Zack said "If I tie it to here, what will happen to the rope? It will get stuck. It will get so, so stuck. (pulling hard) Oooooh!"
What was drawing the two-year old children to play with string, wrapping objects again and again? Their teacher Sarah Anne and I wondered. It seemed that they were using the string to know things, that by wrapping and 'tying' they were somehow coming to understand objects in a new way, the way a baby does when it touches, tastes, and climbs on something.
Sarah Anne and I proposed our theories, but weren't convinced of any of them, so we consulted with Sabot's math specialist, Cat. She noticed the children pulling on the strings, ribbons and ropes. She proposed that they might be figuring out mass by testing the resistance of the spools, bottles, chairs, tables and trees they were wrapping. She taught us the term "spatial structuring," which is the way we humans begin to organize information about a form or forms in space.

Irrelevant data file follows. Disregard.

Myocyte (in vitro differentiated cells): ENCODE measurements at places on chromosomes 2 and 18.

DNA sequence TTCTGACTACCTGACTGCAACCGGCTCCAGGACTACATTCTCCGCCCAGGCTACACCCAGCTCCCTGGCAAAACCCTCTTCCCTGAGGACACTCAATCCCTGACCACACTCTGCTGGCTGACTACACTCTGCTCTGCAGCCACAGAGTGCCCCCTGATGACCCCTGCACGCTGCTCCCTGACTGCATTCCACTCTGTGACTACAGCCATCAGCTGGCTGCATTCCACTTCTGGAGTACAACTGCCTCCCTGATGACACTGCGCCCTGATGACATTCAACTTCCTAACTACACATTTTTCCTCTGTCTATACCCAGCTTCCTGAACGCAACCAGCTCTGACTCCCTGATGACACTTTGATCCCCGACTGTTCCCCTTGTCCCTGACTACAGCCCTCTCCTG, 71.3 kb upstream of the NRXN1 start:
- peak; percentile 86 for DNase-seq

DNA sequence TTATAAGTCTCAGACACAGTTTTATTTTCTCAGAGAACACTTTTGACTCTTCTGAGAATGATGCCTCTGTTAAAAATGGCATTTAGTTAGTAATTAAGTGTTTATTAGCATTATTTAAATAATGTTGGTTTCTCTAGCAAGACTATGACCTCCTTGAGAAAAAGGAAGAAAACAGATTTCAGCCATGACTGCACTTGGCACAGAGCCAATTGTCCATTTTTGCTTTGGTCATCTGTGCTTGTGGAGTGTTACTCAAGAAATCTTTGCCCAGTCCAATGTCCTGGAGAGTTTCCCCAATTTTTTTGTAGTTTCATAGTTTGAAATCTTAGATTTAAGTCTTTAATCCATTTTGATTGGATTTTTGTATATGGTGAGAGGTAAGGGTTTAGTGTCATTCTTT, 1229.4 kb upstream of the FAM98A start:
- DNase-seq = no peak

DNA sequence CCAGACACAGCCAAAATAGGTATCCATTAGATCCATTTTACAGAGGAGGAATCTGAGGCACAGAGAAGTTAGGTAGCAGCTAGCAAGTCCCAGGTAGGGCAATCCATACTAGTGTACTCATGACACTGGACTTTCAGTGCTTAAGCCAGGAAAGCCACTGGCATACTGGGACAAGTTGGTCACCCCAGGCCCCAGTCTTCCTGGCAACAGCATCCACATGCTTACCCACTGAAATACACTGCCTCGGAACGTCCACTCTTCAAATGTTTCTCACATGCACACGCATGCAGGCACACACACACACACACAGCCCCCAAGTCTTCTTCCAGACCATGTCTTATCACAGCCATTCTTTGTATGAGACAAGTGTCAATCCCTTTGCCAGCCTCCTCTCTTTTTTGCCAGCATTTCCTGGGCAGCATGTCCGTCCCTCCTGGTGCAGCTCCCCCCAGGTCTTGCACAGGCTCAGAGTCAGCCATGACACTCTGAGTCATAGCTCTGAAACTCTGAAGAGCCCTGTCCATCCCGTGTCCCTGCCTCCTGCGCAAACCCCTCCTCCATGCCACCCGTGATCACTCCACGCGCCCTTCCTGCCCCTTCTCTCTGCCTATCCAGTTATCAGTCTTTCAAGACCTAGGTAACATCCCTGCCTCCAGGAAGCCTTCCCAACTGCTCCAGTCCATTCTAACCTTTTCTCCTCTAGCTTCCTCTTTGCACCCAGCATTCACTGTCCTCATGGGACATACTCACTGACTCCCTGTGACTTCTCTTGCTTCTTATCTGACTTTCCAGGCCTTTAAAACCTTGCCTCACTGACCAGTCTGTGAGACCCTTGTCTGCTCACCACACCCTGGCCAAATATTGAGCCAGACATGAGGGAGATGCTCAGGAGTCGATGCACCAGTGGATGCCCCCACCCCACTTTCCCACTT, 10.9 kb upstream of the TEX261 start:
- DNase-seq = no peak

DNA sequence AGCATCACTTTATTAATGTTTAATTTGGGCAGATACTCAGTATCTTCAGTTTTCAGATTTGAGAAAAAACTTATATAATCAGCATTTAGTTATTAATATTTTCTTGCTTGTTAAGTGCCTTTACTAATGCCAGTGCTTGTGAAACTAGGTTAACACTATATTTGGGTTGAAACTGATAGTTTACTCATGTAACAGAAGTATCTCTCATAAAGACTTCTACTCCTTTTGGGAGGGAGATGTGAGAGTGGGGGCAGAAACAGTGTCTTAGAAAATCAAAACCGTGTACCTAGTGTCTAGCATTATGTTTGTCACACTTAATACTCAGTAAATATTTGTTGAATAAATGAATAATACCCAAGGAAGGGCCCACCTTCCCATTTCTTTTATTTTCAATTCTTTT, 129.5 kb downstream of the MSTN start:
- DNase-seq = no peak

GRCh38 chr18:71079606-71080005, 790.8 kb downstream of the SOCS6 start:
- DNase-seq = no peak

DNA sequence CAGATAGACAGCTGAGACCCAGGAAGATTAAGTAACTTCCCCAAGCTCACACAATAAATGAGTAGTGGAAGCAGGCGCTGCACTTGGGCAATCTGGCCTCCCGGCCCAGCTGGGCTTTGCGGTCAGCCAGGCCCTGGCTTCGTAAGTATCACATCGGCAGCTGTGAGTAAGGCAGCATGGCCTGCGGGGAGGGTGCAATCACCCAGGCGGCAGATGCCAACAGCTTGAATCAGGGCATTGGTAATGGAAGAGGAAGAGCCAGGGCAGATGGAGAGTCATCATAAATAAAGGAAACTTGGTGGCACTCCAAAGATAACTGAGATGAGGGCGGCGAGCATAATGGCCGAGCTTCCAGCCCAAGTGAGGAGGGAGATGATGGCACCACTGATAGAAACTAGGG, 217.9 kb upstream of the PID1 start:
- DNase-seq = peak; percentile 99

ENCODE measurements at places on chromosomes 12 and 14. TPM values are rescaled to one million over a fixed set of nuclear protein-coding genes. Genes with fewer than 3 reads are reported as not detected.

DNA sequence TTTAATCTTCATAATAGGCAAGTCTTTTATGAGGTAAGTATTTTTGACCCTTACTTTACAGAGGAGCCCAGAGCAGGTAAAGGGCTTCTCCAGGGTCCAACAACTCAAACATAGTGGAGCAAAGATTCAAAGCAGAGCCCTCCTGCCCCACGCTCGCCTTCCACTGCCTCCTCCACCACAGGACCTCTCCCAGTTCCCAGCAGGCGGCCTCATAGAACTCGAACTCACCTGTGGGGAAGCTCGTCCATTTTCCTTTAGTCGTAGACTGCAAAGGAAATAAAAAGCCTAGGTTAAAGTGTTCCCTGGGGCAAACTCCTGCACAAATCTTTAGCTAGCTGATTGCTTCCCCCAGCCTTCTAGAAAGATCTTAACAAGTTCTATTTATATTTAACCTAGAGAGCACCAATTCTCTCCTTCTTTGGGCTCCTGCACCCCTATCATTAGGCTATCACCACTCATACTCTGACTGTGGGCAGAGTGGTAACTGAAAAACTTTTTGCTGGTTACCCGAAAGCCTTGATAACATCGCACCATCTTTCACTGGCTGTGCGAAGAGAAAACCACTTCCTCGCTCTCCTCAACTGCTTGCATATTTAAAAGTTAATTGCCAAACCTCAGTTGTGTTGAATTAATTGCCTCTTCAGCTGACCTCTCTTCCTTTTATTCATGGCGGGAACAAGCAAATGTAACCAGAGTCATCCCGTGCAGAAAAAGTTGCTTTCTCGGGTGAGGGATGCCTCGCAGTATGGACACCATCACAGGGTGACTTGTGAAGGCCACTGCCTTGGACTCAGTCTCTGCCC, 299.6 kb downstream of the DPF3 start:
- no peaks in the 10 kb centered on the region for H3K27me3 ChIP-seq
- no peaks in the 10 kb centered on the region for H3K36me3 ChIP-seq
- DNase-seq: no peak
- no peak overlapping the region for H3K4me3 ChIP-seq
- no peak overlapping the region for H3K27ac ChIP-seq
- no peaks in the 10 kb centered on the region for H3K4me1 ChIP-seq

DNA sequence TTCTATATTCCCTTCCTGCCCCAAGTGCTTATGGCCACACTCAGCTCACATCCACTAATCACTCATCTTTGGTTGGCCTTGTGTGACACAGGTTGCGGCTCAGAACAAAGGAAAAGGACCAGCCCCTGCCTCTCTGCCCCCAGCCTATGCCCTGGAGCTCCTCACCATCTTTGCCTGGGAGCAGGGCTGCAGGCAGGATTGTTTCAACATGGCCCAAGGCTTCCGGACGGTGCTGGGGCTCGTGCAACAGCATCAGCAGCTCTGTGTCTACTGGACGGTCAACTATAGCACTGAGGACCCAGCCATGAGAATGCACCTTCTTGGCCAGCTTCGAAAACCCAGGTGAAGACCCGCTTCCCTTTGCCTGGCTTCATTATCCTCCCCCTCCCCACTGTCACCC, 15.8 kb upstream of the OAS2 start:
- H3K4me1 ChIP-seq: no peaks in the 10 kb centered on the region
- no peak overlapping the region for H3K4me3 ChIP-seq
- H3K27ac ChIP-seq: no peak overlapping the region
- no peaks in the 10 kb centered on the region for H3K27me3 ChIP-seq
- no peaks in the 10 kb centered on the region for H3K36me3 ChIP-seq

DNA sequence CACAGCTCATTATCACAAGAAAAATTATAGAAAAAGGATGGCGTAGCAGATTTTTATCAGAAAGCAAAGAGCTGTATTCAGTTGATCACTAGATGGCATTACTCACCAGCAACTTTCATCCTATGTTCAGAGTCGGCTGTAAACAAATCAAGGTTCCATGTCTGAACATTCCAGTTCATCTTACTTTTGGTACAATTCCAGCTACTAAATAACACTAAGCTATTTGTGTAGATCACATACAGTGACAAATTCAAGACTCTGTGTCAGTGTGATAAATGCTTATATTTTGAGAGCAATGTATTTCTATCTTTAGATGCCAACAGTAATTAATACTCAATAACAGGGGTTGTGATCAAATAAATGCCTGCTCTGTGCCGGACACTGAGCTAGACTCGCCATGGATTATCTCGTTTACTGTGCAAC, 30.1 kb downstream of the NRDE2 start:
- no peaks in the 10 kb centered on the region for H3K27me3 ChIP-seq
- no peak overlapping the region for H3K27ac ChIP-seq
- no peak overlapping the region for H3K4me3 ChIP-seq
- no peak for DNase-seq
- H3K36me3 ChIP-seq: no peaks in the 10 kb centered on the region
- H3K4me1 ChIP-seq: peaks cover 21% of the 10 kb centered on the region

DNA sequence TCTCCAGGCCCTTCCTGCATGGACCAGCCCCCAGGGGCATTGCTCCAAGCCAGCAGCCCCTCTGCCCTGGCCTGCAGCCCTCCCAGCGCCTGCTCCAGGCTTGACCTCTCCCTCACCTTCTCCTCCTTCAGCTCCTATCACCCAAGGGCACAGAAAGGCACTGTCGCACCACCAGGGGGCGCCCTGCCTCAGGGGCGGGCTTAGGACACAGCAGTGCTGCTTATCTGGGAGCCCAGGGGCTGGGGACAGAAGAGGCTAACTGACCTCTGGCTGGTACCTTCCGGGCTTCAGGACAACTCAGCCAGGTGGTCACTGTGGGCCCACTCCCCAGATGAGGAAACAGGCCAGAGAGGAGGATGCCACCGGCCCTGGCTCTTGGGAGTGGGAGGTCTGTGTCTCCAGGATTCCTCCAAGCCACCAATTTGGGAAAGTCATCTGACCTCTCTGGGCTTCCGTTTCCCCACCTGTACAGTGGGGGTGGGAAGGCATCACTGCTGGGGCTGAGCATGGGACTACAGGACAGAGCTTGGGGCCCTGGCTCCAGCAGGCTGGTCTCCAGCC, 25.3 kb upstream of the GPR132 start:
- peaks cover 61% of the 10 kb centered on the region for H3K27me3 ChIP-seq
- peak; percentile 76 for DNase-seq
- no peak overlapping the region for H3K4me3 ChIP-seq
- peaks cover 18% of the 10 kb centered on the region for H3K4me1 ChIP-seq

In order to understand form, we have to be able to see different ways of measuring and organize those mental measurements. There is linear measurement, then area, and 3 dimensional form or volume. This is why children represent shapes and forms with cubes in elementary school math. The cubes allow children to build representations of form in layers, which helps them mentally coordinate different aspects of forms into a complete picture.
So, by wrapping and then pulling on strings, the children are testing the resistance of the objects and hence coming to understand the mass of a tree as compared to the mass of something else. Math - it's pretty cool after all.